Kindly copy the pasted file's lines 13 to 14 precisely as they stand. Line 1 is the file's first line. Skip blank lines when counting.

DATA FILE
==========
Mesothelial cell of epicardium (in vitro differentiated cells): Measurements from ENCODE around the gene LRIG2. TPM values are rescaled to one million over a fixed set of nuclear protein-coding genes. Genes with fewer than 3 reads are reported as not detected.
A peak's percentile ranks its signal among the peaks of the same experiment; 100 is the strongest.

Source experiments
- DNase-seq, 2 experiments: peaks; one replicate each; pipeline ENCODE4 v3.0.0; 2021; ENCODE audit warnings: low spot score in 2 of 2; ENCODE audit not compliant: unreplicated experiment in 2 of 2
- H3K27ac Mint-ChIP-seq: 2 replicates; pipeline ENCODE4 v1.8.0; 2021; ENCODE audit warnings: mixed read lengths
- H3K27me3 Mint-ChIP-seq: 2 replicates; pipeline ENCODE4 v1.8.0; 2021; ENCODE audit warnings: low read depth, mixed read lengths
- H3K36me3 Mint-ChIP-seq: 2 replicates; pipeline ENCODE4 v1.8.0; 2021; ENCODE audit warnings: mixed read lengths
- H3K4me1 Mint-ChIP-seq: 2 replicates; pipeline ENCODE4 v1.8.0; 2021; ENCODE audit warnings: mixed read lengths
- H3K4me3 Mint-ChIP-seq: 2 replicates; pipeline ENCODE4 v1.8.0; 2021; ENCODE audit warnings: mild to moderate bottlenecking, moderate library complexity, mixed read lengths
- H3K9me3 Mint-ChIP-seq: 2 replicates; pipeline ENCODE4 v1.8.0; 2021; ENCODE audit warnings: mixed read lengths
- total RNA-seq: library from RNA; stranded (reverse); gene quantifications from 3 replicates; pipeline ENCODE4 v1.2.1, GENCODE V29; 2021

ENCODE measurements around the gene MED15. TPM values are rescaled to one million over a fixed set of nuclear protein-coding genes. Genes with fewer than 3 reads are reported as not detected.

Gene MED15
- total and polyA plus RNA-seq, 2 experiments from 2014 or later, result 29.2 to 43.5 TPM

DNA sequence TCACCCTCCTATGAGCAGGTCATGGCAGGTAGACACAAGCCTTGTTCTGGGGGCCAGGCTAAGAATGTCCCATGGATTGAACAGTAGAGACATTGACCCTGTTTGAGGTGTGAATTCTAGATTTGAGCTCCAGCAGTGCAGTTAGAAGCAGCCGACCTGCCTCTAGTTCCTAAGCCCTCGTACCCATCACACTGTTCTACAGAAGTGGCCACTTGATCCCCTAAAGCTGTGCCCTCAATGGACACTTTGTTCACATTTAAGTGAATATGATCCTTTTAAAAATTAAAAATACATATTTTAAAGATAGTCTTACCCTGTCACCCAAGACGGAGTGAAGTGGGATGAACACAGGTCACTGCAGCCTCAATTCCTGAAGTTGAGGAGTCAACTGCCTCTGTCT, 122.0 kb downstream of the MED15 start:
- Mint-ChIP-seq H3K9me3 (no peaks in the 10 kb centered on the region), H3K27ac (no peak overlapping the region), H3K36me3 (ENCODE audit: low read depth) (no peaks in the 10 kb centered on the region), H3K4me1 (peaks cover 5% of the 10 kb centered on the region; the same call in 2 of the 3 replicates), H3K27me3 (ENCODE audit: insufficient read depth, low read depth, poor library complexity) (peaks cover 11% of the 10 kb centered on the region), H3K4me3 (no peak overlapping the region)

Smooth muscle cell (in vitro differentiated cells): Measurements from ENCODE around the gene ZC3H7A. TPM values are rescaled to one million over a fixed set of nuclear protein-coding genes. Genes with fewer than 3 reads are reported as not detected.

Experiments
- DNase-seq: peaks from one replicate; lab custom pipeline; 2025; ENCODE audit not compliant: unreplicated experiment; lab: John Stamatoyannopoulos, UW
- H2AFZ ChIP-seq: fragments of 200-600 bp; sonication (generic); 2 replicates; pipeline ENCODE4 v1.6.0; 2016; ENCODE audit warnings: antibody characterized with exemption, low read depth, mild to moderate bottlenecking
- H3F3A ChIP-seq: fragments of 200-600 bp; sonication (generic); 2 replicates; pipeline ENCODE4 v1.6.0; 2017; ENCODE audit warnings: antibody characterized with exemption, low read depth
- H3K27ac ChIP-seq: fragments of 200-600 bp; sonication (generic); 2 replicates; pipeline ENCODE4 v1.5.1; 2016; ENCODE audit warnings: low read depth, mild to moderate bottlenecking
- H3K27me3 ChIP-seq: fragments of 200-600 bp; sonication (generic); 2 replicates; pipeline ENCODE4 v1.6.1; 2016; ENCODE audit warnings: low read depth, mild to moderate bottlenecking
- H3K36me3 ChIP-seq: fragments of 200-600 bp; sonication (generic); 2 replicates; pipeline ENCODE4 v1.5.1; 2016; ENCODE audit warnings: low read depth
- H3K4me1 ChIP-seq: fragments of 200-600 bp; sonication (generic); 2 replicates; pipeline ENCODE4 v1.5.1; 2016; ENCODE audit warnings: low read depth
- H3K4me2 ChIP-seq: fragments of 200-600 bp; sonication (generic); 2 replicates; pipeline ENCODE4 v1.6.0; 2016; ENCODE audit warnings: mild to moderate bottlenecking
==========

Gene MED15
- total and polyA plus RNA-seq, 2 experiments from 2014 or later, result 29.2 to 43.5 TPM